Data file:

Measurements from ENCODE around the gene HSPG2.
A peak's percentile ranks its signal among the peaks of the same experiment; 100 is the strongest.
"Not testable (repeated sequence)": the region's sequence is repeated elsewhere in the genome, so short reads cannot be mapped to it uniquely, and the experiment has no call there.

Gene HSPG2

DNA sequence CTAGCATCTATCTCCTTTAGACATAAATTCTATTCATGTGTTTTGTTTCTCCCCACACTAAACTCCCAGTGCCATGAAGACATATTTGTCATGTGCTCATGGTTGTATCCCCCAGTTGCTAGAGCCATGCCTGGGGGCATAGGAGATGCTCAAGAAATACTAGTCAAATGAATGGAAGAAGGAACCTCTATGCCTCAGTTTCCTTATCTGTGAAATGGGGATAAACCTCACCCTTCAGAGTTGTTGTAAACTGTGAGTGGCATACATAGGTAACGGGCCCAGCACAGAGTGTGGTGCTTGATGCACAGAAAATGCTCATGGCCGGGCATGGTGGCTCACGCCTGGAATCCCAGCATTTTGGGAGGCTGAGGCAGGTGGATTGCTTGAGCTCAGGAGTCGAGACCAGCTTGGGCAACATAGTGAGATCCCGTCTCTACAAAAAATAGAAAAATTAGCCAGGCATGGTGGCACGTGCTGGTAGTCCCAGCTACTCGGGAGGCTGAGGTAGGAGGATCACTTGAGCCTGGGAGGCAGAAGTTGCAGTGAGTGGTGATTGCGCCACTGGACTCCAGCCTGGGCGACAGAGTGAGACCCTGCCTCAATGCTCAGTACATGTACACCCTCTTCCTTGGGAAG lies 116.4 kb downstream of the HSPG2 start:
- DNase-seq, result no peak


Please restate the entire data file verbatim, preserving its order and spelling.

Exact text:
Measurements from ENCODE around the gene HSPG2.
A peak's percentile ranks its signal among the peaks of the same experiment; 100 is the strongest.
"Not testable (repeated sequence)": the region's sequence is repeated elsewhere in the genome, so short reads cannot be mapped to it uniquely, and the experiment has no call there.

Gene HSPG2

DNA sequence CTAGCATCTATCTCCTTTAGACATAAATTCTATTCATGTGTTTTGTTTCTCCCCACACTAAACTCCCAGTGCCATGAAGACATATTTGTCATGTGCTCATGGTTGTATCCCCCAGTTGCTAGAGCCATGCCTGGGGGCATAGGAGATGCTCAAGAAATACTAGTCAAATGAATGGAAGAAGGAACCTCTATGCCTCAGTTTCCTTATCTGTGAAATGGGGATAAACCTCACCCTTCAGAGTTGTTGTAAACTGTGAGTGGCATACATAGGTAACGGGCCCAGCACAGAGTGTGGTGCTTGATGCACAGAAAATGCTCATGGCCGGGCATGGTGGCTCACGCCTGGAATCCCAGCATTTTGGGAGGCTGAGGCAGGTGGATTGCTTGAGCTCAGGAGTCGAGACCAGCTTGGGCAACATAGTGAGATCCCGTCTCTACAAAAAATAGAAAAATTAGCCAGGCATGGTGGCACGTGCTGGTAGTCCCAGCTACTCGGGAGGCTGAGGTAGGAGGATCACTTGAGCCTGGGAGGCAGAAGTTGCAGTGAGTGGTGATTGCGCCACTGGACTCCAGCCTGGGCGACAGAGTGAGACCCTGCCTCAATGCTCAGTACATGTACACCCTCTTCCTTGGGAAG lies 116.4 kb downstream of the HSPG2 start:
- DNase-seq, result no peak